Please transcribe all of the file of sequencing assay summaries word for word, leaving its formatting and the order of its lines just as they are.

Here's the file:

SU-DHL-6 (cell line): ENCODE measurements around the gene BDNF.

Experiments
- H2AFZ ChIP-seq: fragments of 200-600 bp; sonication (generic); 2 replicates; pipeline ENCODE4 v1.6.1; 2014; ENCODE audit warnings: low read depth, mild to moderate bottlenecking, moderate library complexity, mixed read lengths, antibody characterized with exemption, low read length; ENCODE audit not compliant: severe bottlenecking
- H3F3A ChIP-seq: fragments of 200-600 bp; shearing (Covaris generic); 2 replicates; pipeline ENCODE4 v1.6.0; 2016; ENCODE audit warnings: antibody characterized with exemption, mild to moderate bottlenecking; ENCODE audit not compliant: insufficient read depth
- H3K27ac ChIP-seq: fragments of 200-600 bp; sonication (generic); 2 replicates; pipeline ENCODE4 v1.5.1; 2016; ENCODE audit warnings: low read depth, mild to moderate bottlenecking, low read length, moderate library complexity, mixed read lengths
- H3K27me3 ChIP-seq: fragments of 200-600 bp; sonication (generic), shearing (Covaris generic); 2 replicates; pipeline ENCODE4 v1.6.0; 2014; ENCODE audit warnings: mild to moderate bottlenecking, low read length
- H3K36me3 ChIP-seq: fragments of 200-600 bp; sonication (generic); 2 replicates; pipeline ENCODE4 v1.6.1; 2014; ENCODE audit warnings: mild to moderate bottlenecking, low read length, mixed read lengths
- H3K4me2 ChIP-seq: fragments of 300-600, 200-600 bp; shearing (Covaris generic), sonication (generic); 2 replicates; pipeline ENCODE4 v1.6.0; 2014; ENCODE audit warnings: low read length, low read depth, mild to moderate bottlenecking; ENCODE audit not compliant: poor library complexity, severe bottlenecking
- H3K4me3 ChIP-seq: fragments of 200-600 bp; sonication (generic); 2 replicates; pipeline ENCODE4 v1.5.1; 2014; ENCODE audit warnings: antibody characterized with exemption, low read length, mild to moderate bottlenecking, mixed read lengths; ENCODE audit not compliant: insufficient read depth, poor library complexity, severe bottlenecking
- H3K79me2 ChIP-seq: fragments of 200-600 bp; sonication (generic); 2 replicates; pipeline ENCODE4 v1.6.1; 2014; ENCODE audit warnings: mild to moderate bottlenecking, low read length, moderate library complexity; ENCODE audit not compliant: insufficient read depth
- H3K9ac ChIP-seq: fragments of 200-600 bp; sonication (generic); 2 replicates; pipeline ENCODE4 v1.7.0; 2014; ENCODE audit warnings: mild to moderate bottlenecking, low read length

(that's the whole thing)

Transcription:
SU-DHL-6 (cell line): ENCODE measurements around the gene BDNF.

Experiments
- H2AFZ ChIP-seq: fragments of 200-600 bp; sonication (generic); 2 replicates; pipeline ENCODE4 v1.6.1; 2014; ENCODE audit warnings: low read depth, mild to moderate bottlenecking, moderate library complexity, mixed read lengths, antibody characterized with exemption, low read length; ENCODE audit not compliant: severe bottlenecking
- H3F3A ChIP-seq: fragments of 200-600 bp; shearing (Covaris generic); 2 replicates; pipeline ENCODE4 v1.6.0; 2016; ENCODE audit warnings: antibody characterized with exemption, mild to moderate bottlenecking; ENCODE audit not compliant: insufficient read depth
- H3K27ac ChIP-seq: fragments of 200-600 bp; sonication (generic); 2 replicates; pipeline ENCODE4 v1.5.1; 2016; ENCODE audit warnings: low read depth, mild to moderate bottlenecking, low read length, moderate library complexity, mixed read lengths
- H3K27me3 ChIP-seq: fragments of 200-600 bp; sonication (generic), shearing (Covaris generic); 2 replicates; pipeline ENCODE4 v1.6.0; 2014; ENCODE audit warnings: mild to moderate bottlenecking, low read length
- H3K36me3 ChIP-seq: fragments of 200-600 bp; sonication (generic); 2 replicates; pipeline ENCODE4 v1.6.1; 2014; ENCODE audit warnings: mild to moderate bottlenecking, low read length, mixed read lengths
- H3K4me2 ChIP-seq: fragments of 300-600, 200-600 bp; shearing (Covaris generic), sonication (generic); 2 replicates; pipeline ENCODE4 v1.6.0; 2014; ENCODE audit warnings: low read length, low read depth, mild to moderate bottlenecking; ENCODE audit not compliant: poor library complexity, severe bottlenecking
- H3K4me3 ChIP-seq: fragments of 200-600 bp; sonication (generic); 2 replicates; pipeline ENCODE4 v1.5.1; 2014; ENCODE audit warnings: antibody characterized with exemption, low read length, mild to moderate bottlenecking, mixed read lengths; ENCODE audit not compliant: insufficient read depth, poor library complexity, severe bottlenecking
- H3K79me2 ChIP-seq: fragments of 200-600 bp; sonication (generic); 2 replicates; pipeline ENCODE4 v1.6.1; 2014; ENCODE audit warnings: mild to moderate bottlenecking, low read length, moderate library complexity; ENCODE audit not compliant: insufficient read depth
- H3K9ac ChIP-seq: fragments of 200-600 bp; sonication (generic); 2 replicates; pipeline ENCODE4 v1.7.0; 2014; ENCODE audit warnings: mild to moderate bottlenecking, low read length